Router plate insert: Does it really make a difference?

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Forum topic by NelsonP posted 01-22-2012 02:58 AM 2930 views 0 times favorited 15 replies Add to Favorites Watch
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12 posts in 2284 days

01-22-2012 02:58 AM

Topic tags/keywords: question router insert

Well, I guess I am going to answer my own question since I am replacing my Rousseau insert. This thing is impossible to set level since the plate is “warped by design”. According to Rousseau, “The base plate is molded with a slight crown to ensure the center is the highest point. ” Really? I wouldn’t call this a crown, more like a speed bump as you pass the material over the center. Don’t try coming in from the side, it will hit the lip. Then, there’s the insert rings.. they should provide a pry-bar. Enough ranting, as I have decided to get rid of this junk..

Now the real purpose of this post.

For the beginner weekend hobbyist, does the type of insert (assuming flat) really make that much of a difference? I know that a lift is a nice touch as it allows for above the table changes and micro adjustments, buts focusing just on the insert material Aluminum vs Phenolic (with a PC 690 1 3/4 HP router), what should I be looking out for? What do you guys use/recommend?

-- -- Nelson

15 replies so far

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2422 posts in 2890 days

#1 posted 01-22-2012 03:33 AM

Jessem has always been my favorite, but Lee Valley also sells a great insert.

-- Randy "You are judged as much by the questions you ask as the answers you give..."

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10260 posts in 3612 days

#2 posted 01-22-2012 03:41 AM

Make the “insert” the whole router table. Here’s how.

Get a second base, melamine and screw the extra base to it. A square
3” mortise 1/4” deep in the top around the bit allows for custom
zero-clearance inserts made of hardboard.

View richgreer's profile


4541 posts in 3039 days

#3 posted 01-22-2012 03:58 AM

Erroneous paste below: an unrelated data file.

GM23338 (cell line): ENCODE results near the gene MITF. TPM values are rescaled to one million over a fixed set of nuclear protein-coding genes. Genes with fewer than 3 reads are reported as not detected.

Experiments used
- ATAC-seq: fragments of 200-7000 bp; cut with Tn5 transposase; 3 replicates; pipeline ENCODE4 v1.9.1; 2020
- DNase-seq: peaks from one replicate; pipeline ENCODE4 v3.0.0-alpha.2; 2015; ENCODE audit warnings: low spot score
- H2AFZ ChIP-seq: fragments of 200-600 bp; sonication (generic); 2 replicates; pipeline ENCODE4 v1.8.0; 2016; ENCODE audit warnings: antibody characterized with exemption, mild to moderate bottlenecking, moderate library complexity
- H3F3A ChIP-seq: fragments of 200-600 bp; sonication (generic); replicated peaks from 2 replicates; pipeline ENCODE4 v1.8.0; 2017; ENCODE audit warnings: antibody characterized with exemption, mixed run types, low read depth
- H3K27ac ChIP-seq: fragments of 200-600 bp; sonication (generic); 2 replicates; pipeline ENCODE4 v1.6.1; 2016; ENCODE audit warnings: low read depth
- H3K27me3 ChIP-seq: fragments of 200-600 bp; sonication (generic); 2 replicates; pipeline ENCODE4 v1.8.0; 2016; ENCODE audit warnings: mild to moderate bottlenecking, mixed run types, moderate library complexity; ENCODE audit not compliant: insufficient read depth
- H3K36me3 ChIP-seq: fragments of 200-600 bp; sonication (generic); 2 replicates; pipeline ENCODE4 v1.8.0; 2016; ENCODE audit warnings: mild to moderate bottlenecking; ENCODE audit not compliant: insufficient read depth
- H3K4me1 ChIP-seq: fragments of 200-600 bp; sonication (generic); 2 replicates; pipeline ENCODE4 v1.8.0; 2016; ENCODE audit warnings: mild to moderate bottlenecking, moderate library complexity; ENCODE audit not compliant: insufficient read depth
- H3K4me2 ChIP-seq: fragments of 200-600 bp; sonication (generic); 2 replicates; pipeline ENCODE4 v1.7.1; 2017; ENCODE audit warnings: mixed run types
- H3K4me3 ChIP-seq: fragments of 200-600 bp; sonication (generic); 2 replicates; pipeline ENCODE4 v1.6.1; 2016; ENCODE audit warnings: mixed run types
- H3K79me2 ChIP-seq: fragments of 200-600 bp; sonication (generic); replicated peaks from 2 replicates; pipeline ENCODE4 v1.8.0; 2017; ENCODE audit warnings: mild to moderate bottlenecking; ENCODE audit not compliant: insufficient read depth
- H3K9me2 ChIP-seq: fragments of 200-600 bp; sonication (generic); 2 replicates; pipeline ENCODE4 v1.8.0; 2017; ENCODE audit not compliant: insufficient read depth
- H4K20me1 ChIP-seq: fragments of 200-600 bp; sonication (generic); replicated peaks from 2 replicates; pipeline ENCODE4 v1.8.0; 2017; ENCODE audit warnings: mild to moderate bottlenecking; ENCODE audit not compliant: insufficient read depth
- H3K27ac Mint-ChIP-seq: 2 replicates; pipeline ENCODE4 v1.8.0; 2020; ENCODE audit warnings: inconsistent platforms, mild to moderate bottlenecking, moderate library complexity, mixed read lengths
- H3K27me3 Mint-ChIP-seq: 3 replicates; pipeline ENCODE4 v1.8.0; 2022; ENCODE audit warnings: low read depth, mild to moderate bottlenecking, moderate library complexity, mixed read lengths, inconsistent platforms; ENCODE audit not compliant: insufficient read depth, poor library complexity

I really don’t understand why Rousseau’s insert would be “warped by design”.

I use a Woodpecker lift and I have always assumed that it was very close to being perfectly flat. I’ve never sensed that it was not.

Your questions was based on “assuming flat” does the choice of insert matter very much. My first reaction is “no”. My intuition is that aluminum is better than phenolic, but I can’t prove that and I am not confident it is correct.

I will opine on the objective of getting the insert to be perfectly flush with the table top around the insert. I think that is very important and it seems like some inserts are better than others in this regard. Some inserts expect you to adjust from the bottom with screws up through the table top. Others, have adjustment screws in the insert itself that you adjust from the top. In my opinion, that is better. My woodpecker lift has 8 height adjustment screws (2 on each side) instead of, the more common, 1 on each corner. I think that is better, but I have no imperial evidence of that.

Let me digress a little and talk about router lifts. I never thought I needed one until I bought one. Being able to pop the router to the top for a quick bit change is nice but the real reason to have a lift is precise micro adjustment of the bit height. Previously, I had a router that I could adjust from above, but getting just the right height was a hit and miss proposition. Nothing beats precise micro adjustment of the bit height.

-- Rich, Cedar Rapids, IA - I'm a woodworker. I don't create beauty, I reveal it.

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10260 posts in 3612 days

#4 posted 01-22-2012 04:00 AM

Better to have the area around the cutter a little proud than shy. That’s
why some commercial plates are domed. Any sag and accurate router
table joinery becomes problematic. Read Rogowski’s router book
to understand.

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183 posts in 2777 days

#5 posted 01-22-2012 04:22 AM

Loren, Any pics of a setup like you describe?

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10260 posts in 3612 days

#6 posted 01-22-2012 04:29 AM

Here’s a Lumberjock who made one kind of similar.

I don’t think I have my Rogowski style router table anymore, but
I used it for years. I don’t have or use a conventional router table
currently but I still have the fence I made from the FWW article
from issue #123.

View TrBlu's profile


386 posts in 2590 days

#7 posted 01-22-2012 04:31 AM